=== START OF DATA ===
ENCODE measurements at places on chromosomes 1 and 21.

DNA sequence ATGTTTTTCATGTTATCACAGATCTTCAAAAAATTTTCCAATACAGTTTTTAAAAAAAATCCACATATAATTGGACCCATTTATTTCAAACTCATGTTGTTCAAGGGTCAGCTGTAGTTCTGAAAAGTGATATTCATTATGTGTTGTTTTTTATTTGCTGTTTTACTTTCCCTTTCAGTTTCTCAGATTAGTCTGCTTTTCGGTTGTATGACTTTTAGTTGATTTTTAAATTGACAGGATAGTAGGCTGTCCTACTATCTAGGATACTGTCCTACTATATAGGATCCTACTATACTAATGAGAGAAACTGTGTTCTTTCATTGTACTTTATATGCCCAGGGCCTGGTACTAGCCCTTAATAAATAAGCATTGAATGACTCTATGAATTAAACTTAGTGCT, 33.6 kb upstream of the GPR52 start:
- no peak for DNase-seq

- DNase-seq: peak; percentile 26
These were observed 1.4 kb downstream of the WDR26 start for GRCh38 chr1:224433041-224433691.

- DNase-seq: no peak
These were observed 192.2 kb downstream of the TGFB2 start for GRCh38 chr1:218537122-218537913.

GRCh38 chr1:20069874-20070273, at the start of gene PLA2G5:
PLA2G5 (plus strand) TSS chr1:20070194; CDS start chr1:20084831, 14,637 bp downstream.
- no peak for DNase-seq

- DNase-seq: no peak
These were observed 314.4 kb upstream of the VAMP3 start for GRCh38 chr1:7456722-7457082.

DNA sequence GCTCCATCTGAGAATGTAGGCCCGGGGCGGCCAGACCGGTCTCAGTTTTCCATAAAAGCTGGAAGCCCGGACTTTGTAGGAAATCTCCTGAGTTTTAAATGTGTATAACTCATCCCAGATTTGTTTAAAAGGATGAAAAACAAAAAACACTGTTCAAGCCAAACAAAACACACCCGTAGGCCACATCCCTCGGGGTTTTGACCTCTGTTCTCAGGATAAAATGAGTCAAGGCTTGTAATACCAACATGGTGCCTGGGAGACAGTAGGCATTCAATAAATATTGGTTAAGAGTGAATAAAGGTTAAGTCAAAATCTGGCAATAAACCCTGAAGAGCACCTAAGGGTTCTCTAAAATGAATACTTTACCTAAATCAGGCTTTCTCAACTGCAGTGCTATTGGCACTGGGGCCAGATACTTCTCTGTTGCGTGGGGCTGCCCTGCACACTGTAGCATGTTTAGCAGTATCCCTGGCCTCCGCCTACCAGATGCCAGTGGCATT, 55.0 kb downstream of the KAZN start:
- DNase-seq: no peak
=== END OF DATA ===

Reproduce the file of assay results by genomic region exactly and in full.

ENCODE measurements at places on chromosomes 1 and 21.

DNA sequence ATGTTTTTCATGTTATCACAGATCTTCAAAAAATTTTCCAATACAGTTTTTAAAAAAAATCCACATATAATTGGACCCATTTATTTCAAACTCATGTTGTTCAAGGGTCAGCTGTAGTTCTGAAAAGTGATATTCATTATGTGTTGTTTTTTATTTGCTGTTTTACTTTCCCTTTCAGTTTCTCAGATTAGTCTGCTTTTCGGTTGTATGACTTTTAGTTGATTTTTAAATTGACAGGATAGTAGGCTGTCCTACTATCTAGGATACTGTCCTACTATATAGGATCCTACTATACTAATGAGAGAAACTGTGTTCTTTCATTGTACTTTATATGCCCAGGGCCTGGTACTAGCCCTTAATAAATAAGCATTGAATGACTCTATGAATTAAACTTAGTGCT, 33.6 kb upstream of the GPR52 start:
- no peak for DNase-seq

- DNase-seq: peak; percentile 26
These were observed 1.4 kb downstream of the WDR26 start for GRCh38 chr1:224433041-224433691.

- DNase-seq: no peak
These were observed 192.2 kb downstream of the TGFB2 start for GRCh38 chr1:218537122-218537913.

GRCh38 chr1:20069874-20070273, at the start of gene PLA2G5:
PLA2G5 (plus strand) TSS chr1:20070194; CDS start chr1:20084831, 14,637 bp downstream.
- no peak for DNase-seq

- DNase-seq: no peak
These were observed 314.4 kb upstream of the VAMP3 start for GRCh38 chr1:7456722-7457082.

DNA sequence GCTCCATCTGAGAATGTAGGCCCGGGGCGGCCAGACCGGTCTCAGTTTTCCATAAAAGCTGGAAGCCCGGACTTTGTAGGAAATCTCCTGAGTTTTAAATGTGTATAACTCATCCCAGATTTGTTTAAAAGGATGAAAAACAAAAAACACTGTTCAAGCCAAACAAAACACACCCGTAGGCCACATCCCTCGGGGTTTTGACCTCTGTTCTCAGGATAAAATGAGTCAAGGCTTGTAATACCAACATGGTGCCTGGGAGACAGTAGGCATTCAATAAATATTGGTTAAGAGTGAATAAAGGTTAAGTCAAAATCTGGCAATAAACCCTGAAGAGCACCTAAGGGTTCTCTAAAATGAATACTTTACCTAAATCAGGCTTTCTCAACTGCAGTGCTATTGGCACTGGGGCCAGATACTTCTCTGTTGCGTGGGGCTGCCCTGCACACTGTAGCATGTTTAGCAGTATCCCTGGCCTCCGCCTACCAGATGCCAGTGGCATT, 55.0 kb downstream of the KAZN start:
- DNase-seq: no peak